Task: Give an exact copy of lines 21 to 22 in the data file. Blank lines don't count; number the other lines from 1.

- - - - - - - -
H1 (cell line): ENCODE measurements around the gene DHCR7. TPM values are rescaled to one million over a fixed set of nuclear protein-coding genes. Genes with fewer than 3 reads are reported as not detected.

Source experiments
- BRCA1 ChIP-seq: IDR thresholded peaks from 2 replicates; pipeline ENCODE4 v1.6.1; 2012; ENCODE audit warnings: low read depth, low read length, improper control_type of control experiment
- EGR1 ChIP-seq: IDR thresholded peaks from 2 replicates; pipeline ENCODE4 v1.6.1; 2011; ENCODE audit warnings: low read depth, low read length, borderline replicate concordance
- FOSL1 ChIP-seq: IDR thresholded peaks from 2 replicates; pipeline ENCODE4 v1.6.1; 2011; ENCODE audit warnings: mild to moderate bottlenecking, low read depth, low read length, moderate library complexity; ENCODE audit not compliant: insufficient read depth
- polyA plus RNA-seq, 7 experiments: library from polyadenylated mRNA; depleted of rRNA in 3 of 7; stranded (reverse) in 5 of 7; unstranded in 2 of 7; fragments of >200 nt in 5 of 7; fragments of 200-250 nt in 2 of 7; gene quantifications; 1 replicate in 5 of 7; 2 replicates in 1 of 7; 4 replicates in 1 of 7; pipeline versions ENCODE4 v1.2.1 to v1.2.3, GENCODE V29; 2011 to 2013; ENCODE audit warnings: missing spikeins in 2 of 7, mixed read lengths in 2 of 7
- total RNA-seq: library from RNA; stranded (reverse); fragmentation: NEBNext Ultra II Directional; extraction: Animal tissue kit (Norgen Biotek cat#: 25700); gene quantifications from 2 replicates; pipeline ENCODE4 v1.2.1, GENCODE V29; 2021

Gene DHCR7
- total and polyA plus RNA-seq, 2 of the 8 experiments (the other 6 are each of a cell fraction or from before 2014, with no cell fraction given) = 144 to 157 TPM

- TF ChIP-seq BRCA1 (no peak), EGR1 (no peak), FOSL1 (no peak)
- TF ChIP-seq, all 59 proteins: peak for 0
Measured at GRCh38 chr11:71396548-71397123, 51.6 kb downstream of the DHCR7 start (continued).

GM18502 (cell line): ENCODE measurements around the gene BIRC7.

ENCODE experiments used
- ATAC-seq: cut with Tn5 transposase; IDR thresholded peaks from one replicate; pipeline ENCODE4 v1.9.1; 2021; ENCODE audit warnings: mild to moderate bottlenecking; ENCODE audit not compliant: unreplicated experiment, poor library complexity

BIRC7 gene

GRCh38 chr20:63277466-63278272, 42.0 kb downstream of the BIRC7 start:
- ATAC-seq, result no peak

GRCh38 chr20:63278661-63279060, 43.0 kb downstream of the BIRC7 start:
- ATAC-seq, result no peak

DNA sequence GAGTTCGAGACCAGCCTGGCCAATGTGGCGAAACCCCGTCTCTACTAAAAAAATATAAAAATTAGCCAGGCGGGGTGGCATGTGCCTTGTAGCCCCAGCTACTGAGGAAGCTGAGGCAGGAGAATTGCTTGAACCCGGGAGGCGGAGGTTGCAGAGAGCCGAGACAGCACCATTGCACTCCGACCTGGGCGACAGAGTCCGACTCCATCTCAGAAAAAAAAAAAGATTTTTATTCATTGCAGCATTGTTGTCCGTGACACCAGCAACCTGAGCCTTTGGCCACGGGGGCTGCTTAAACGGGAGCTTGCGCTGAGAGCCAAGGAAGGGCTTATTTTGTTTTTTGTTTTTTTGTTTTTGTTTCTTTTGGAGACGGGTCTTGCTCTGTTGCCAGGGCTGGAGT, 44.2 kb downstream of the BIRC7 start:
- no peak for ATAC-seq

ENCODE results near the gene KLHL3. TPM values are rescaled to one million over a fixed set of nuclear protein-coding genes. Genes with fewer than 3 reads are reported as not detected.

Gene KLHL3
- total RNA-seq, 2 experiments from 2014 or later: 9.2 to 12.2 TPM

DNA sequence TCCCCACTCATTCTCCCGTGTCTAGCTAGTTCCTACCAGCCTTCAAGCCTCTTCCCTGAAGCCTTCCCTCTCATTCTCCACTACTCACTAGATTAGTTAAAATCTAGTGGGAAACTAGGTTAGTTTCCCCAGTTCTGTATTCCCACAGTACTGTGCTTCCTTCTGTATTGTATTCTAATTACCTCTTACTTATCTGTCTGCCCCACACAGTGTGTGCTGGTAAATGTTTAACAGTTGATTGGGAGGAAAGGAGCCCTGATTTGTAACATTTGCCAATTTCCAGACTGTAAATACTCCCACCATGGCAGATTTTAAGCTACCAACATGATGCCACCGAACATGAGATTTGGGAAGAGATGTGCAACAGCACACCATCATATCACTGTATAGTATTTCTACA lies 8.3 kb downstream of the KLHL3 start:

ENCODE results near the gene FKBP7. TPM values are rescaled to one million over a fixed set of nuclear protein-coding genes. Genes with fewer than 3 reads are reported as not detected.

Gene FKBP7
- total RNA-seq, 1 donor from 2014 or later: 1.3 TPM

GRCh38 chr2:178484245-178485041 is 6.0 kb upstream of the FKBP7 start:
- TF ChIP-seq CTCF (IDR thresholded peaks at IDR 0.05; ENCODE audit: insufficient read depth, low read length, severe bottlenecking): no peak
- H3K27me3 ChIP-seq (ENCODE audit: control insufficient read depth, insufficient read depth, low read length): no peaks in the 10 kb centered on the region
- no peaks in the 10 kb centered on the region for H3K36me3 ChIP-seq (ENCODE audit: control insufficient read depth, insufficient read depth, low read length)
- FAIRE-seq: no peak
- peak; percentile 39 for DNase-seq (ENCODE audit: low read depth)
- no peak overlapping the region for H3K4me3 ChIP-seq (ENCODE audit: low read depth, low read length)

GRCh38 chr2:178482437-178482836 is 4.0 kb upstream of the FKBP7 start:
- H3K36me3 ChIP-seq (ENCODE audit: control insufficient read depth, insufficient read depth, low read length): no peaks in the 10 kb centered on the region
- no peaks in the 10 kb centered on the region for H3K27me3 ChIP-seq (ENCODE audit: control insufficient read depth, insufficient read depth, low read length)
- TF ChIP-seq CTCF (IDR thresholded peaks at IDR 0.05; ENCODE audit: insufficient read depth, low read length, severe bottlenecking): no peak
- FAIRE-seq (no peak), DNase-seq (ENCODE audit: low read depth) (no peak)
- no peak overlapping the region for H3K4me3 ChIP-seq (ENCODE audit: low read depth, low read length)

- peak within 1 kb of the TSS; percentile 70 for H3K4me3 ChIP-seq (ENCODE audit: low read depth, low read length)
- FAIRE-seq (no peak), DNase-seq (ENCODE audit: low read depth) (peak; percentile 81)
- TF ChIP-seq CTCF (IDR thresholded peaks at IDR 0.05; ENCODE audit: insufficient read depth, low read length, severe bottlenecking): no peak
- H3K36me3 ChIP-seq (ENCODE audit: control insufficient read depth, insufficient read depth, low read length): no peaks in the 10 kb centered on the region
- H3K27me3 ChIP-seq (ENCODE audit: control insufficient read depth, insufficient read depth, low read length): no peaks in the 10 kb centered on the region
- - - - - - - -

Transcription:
DNA sequence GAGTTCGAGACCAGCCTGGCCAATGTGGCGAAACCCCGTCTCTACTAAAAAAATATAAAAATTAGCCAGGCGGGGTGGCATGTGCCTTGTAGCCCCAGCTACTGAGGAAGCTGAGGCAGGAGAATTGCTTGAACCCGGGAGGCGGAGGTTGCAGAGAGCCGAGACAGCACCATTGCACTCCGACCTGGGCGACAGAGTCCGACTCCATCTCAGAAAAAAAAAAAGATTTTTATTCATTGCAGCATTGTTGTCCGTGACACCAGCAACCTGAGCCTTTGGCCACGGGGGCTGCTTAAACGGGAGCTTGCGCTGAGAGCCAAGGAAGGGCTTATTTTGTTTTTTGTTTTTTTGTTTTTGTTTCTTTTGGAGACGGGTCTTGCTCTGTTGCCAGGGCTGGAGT, 44.2 kb downstream of the BIRC7 start:
- no peak for ATAC-seq